A Friend of Mine
A recent Tweet:
The term ‘Gatekeepers’ came up in conversation after that tweet, and it was used as a negative. While I’m sure there are people actively trying to keep others out of every industry without a valid reason, in my experience this is not how things work. Producers, editors, representatives, etc. all want to find new talent. Many times, their livelihoods depend on it. Publishers go out of their way to do portfolio reviews at comic book conventions. Producers, managers, and agents show up at film festivals to sit on meet-and-greet roundtables. I recently witnessed this myself at the Austin Film Festival and Writer’s Conference.
Trust me, everyone is on the hunt for great work.
When faced with rejection, the go-to excuse for creators is that the gatekeepers are keeping them out. It’s easy, and it fits the narrative. “If they’d only give me a shot, but they won’t.” And that’s true, mostly. Gatekeepers don’t want to publish, produce, or represent bad work. Keeping bad work out is the only way to stay in business.
As I discussed in a recent post titled How To Do Just About Anything, I go over my premise that there are really only two steps to ‘breaking in.’
1. Make something great.
2. Show it to the right people.
That’s it. I’m not saying it’s easy, because making something great is hard, very hard. But the ‘breaking in’ process isn’t a mystery. It’s not some industry secret or a cryptic code you have to figure out. In truth, most people trying to break in don’t have something great. I’ve personally sat through portfolio reviews at comic book conventions and saw portfolio after portfolio of horrible work. I’ve also been a script reader for a writing competition. It’s a whole lot of bad, a small bit of pretty good, but great is quite scarce.
Sure, the definition of great is highly subjective, and that’s something we can dig into a lot more in later blog posts, but for now let’s assume the work is great. What next? You can try knocking on doors, blind pitches, cold-calling, general submissions, query letters, contests, etc. If done well and backed by truly great work (and a bit of luck) just about any technique has a real shot.
However, in my experience, nothing moves the needle more than a respected referral. If a well-respected comic book writer champions a talented, but mostly unknown writer, that endorsement carries weight. Far more weight than you can carry on your own. The logic is simple and extends to just about any industry. Gatekeepers are faced with nonstop submissions, portfolios, pitches, etc. Just think of all those people cold calling, sending query letters, knocking on their door, chasing them down the hallway at every comic book convention, most of the work they’ll see is terrible. Many of the people are rude and unprofessional. They might be good at it, but actually looking for great work is frustrating, time consuming, and almost always a disappointment.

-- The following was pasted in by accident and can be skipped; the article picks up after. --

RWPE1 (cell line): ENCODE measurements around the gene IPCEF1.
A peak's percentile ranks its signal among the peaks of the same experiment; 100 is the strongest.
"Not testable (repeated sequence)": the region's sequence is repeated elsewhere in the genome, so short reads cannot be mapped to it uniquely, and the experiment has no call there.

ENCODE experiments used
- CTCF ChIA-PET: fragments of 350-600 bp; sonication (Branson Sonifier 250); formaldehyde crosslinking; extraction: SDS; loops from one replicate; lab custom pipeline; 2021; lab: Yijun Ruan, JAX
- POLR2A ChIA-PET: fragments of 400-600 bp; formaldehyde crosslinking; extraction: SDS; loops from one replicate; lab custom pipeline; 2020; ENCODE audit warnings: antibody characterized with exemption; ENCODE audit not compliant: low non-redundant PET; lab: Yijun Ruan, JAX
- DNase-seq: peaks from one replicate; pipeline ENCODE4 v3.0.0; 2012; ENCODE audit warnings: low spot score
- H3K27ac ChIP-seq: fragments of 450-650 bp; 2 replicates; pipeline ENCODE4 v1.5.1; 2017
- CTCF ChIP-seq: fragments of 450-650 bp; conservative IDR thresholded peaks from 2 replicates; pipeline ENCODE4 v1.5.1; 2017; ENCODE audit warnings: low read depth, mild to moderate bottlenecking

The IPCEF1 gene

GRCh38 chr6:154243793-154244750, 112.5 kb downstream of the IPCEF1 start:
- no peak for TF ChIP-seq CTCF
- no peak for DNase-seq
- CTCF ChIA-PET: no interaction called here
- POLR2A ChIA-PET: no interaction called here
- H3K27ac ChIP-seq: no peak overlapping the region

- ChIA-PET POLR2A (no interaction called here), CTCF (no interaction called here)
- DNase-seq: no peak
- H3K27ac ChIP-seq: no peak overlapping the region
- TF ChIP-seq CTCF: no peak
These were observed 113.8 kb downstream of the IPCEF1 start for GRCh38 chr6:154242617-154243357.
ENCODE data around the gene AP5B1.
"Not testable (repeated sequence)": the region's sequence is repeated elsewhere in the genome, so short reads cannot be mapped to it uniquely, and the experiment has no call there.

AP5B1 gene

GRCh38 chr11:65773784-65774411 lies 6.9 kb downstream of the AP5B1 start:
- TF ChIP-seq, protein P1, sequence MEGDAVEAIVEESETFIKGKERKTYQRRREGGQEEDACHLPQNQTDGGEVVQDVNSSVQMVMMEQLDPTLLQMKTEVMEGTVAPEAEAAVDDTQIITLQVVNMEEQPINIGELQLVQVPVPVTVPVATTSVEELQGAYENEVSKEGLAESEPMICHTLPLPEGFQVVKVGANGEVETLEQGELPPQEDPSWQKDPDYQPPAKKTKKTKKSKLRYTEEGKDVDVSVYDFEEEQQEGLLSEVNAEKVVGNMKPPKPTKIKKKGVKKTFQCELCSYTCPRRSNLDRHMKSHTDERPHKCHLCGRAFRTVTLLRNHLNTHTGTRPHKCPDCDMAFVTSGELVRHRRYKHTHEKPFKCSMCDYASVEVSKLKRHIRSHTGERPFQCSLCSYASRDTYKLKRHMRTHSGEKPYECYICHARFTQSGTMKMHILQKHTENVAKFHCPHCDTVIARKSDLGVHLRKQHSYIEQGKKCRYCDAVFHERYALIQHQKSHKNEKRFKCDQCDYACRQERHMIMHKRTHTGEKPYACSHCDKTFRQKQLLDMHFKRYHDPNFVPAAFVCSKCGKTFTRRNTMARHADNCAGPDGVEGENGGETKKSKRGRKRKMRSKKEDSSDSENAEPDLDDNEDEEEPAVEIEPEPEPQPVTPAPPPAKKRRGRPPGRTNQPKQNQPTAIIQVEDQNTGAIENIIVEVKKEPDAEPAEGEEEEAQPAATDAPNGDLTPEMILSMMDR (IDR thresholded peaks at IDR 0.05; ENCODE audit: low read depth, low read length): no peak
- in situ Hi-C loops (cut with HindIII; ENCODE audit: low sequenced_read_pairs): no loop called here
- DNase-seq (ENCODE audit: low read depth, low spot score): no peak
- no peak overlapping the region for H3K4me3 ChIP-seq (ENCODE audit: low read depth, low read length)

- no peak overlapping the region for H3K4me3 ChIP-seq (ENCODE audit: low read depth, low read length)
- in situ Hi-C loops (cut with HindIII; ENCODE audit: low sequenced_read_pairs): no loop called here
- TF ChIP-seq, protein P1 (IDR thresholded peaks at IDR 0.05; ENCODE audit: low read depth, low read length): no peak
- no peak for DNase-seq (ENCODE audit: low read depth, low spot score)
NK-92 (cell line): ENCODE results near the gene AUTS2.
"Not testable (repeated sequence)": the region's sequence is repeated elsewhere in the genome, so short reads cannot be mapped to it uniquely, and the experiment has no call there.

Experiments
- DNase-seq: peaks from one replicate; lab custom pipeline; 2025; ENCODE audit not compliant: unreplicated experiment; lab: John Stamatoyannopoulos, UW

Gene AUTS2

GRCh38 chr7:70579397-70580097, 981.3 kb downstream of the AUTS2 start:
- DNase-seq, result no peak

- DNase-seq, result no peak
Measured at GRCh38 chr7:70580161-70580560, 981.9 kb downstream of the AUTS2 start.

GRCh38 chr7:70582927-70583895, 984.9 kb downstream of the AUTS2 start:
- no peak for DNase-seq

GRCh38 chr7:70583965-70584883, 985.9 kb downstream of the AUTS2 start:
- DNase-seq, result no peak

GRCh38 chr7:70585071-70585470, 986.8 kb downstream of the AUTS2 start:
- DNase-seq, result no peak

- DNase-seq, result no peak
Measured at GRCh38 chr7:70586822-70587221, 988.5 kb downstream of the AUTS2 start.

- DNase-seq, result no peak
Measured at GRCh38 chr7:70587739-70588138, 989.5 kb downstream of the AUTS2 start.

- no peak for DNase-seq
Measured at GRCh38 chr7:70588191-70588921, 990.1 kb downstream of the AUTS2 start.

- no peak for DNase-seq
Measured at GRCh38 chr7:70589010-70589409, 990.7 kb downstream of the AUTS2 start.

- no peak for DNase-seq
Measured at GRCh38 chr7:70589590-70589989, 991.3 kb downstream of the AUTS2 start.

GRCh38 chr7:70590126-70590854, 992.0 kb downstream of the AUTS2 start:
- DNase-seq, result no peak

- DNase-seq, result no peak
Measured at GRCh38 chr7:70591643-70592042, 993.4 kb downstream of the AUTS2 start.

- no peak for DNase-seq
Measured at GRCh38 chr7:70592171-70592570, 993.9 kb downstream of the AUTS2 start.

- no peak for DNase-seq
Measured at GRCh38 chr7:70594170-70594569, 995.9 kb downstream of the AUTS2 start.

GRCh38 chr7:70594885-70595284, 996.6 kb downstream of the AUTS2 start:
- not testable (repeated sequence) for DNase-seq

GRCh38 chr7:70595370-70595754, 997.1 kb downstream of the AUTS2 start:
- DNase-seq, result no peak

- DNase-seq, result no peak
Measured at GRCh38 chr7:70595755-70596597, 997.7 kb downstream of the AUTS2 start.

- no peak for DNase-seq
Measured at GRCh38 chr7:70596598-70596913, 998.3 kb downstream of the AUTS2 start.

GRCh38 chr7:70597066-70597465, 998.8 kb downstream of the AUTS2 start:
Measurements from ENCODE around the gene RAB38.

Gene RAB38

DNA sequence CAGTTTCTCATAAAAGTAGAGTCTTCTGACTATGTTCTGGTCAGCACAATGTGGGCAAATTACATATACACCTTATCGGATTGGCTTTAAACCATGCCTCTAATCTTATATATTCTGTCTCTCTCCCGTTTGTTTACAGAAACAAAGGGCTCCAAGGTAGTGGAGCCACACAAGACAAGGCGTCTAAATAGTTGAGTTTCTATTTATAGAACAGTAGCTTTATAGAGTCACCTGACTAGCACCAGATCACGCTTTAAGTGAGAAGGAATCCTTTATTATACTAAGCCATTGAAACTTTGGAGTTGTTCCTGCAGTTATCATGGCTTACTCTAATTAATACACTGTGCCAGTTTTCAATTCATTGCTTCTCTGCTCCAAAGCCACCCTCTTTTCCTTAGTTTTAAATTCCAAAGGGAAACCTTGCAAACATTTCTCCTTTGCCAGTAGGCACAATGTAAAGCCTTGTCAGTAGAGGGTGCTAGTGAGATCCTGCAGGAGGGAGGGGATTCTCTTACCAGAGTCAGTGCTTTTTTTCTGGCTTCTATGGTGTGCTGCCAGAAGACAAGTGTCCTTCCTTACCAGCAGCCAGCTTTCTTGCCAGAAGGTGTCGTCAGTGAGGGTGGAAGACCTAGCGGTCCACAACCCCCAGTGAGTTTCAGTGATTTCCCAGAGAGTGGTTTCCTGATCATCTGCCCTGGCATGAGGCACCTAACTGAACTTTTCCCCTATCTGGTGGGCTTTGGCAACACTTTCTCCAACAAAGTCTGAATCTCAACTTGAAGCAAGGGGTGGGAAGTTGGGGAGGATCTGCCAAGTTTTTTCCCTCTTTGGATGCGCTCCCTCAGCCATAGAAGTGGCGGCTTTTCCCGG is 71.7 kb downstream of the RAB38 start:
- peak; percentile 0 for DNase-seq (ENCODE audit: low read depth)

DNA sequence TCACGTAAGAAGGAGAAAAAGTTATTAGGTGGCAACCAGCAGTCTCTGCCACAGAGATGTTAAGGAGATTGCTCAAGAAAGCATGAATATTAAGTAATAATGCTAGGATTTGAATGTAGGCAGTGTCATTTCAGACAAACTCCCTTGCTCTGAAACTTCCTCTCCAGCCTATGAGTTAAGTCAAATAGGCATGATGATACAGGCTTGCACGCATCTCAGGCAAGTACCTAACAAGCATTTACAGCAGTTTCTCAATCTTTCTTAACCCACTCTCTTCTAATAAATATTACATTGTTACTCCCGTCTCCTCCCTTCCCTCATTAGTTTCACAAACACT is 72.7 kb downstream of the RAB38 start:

In truth, these Gatekeepers are staring into an ocean of white noise.
Consider an alternative. If a highly-respected creator vouches for your work, it can move the needle in a big way. Why? Lots of reasons, but in short, real recognize real. A great writer knows great writing. A great designer knows great design. The unbiased opinion of a respected creator rings true because it has actual experience behind it. If Steven Spielberg has to pass on a directing gig, but he recommends a young director he was impressed by at a film festival, that changes the equation.
I could dig in a lot deeper on why this works, and I likely will, but Lefty does a pretty good job of it in this classic “A friend of mine, a friend of ours” scene from Donnie Brasco.
In short, and whenever possible, get introduced by someone that’s already been made.
In my next blog post, I’ll talk a bit about how you might get that referral, and I’ll try and include a few of examples from personal experience.